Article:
Sir, we have been watching, with increasing grief and concern, the repressions to which nor student friends, most of who are tried Muslim League workers with admirable record of service and sacrifice, are being subjected. Many of us are being harassed and even put under detention without trial in our attempt to fight out corruption and injustice and bring them to the notice of the Government. The bogey of communism is raised to justify these injustices but we assure you most sincerely that, all other "isms" excepting Islamic message of peace, equality and social justice are quite foreign to our outlook.
We hope, Sir, and we are confident that the points we have raised shall receive your earnest attention and sympathetic consideration...
However, to his discredit, prime minister Liaquat Ali Khan remained unmoved by it all and clearly showed little interest in accommodating the demand for Bangla as a state language. In his address, the prime minister condemned the demand for provincial autonomy as provincialism but kept silent on the state language issue.
On 27 December 1948, Education Minister Fazlur Rahman stated in an All Pakistan Education Conference of teachers that the old and traditional scripts or writing systems - which included Bangla - should be changed in favour of Arabic or Urdu script "for the sake of Islam".
The board is of the opinion that in the interest of national unity and solidarity and the rapid advancement of general education in Pakistan, it is necessary to have all the regional languages of Pakistan written in the same script; the Arabic script was most useful for this purpose…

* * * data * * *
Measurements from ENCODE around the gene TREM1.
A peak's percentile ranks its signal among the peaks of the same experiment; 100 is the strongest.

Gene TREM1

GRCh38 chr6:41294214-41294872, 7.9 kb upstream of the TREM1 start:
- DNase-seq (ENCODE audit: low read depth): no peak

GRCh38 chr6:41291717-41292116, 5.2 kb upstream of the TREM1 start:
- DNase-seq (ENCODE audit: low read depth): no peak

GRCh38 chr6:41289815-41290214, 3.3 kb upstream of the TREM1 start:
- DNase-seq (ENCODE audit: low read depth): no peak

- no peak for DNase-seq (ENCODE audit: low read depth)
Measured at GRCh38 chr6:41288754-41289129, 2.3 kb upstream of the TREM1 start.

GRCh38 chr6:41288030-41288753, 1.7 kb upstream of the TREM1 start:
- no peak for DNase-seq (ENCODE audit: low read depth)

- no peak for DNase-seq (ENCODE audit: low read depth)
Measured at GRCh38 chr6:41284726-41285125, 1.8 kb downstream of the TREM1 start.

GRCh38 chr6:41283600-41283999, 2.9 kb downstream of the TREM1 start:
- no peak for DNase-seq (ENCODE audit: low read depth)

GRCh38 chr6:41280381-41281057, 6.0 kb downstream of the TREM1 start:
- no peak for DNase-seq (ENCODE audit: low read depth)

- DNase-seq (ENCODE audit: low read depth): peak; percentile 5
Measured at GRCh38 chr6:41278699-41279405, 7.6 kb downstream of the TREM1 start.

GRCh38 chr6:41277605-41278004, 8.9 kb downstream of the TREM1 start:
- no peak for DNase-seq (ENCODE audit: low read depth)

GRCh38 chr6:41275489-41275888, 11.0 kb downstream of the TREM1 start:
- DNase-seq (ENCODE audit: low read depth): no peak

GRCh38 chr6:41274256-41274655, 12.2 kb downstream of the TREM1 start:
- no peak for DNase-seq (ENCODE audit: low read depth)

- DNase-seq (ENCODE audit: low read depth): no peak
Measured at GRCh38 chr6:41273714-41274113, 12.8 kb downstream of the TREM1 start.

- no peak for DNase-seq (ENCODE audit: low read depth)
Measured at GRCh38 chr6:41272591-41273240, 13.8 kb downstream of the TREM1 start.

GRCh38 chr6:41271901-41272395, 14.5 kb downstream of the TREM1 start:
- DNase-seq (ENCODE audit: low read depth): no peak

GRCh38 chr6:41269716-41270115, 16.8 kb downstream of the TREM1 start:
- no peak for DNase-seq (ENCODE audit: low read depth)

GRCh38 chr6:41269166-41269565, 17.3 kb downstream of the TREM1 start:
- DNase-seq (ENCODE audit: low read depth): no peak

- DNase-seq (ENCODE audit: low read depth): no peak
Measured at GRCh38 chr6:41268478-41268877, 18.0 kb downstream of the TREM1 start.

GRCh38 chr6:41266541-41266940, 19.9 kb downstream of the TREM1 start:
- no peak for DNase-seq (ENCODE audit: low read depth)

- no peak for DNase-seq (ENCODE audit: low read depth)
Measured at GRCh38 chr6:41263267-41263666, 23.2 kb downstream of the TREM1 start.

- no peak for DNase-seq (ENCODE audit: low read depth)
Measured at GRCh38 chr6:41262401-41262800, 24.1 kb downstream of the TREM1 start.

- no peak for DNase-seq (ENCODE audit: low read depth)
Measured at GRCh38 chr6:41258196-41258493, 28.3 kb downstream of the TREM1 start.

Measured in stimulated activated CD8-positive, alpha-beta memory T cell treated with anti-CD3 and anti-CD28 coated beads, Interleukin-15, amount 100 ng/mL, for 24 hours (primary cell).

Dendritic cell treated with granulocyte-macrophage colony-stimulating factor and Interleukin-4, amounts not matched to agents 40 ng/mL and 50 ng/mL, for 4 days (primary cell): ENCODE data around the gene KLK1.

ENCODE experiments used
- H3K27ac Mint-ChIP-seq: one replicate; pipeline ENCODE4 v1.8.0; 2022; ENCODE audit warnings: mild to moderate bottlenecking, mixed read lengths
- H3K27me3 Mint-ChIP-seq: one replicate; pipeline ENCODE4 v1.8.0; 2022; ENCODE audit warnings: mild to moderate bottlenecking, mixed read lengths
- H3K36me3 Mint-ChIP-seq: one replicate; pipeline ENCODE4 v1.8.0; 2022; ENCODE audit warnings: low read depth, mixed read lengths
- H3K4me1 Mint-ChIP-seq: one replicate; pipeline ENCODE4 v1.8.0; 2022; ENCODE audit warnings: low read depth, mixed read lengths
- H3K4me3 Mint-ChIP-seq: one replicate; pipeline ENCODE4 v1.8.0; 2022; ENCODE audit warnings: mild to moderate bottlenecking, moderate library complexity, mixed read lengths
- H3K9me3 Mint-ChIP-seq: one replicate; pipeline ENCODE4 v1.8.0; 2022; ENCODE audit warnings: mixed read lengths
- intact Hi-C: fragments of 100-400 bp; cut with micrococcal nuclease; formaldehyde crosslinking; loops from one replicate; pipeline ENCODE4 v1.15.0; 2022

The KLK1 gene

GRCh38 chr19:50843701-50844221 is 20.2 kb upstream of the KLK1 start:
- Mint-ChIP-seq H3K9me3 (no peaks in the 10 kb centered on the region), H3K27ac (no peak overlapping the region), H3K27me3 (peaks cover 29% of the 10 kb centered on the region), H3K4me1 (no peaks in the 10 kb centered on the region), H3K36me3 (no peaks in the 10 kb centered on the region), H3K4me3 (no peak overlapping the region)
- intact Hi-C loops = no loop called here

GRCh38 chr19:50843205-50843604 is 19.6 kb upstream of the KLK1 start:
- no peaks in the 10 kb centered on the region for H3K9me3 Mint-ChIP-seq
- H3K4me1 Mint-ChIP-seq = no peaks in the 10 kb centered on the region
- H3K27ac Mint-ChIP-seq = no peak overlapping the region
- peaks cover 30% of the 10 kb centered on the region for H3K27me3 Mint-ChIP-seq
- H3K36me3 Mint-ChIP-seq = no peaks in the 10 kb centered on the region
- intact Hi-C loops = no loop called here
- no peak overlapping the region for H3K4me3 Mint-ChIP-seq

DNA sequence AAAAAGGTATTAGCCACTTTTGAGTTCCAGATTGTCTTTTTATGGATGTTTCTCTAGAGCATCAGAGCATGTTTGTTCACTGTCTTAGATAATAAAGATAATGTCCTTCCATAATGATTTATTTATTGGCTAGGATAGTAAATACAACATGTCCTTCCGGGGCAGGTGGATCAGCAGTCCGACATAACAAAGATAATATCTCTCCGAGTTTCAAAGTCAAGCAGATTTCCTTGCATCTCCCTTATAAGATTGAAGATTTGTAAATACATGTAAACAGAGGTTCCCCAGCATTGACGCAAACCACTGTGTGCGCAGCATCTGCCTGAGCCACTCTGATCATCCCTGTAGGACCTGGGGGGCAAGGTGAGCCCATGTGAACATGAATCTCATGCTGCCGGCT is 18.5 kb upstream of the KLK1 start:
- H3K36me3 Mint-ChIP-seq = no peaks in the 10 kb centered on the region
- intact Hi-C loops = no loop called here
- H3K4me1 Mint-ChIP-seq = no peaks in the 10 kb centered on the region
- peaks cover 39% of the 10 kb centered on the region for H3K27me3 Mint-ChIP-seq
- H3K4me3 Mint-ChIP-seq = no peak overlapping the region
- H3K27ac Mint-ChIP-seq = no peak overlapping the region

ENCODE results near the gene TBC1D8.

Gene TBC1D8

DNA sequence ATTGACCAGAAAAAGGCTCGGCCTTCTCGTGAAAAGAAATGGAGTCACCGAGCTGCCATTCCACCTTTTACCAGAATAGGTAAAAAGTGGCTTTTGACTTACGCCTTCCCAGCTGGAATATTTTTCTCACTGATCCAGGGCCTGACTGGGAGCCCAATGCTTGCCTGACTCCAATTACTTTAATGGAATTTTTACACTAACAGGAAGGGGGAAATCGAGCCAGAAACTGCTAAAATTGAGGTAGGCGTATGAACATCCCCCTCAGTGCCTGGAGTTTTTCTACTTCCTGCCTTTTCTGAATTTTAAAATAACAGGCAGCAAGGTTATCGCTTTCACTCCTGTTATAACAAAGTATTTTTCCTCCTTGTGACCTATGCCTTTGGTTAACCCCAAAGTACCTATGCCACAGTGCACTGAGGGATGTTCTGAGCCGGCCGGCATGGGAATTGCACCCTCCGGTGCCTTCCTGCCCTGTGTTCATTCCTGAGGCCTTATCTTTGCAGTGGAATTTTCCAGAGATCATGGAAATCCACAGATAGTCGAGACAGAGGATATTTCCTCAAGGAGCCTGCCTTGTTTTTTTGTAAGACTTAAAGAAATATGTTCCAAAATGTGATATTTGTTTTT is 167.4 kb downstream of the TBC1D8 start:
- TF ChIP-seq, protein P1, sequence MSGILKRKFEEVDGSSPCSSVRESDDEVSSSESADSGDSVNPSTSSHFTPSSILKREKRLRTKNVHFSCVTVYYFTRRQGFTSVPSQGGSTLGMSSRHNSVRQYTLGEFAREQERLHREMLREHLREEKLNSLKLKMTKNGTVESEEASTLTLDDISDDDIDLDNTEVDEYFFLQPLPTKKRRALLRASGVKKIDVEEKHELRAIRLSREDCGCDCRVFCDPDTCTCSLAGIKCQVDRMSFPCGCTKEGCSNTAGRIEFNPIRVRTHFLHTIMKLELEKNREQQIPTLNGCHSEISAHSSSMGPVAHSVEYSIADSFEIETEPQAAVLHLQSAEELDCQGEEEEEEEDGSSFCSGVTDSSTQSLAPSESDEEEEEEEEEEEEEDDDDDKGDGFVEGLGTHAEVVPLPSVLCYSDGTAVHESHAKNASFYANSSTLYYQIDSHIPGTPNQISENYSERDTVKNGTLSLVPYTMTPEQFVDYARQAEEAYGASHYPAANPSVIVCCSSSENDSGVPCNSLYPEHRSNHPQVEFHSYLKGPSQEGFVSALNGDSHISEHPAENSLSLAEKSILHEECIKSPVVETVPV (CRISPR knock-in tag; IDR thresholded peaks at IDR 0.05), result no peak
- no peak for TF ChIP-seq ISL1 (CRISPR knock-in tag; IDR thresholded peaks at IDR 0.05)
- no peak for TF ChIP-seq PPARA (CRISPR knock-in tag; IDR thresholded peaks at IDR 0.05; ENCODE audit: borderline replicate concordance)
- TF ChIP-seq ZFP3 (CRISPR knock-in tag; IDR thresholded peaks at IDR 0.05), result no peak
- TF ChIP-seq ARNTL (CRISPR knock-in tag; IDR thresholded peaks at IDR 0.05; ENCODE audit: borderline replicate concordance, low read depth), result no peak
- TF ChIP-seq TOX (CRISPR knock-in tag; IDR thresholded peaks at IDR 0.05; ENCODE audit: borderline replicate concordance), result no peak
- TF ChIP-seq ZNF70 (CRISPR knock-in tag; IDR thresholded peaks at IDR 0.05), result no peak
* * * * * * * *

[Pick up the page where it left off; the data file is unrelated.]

He elaborated on this matter at the education conference held in Peshawar on 7 February 1949. As a result, the Central Pakistan Education Advisory Board strongly recommended the Arabic script as the only script for all Pakistani languages. And since Arabic was already the common script of the different languages of West Pakistan such as Punjabi, Sindhi, Baluchi and Pashtu, the proposed change would only affect one language - Bangla.
Not only Bengali literature, even the Bengali alphabet is full of idolatry. Each Bengali letter is associated with this or that god or goddess of Hindu pantheon...Pakistan and Devanagari script cannot co-exist... To ensure a bright and great future for the Bengali language it must be linked with the Holy Qur'an...Hence the necessity and importance of Arabic script.
None of the West Pakistan provinces Punjab, former NWFP and Balochistan and even Sindh supported the Bengalis' just demand because all were beneficiaries through Urdu.
Predictably, this move raised howls of protest in Bengali intellectual circles and prompted sharp reaction among the students. Once again the students of Dhaka University reacted promptly sending a protest memorandum to the education advisory board.
The attempt of introducing Arabic script for the Bengali language, which has a rich heritage and tradition, is an attack on our language, literature and culture. This attempt has created a fear of new colonial design and of slavery in the minds of Bengalis.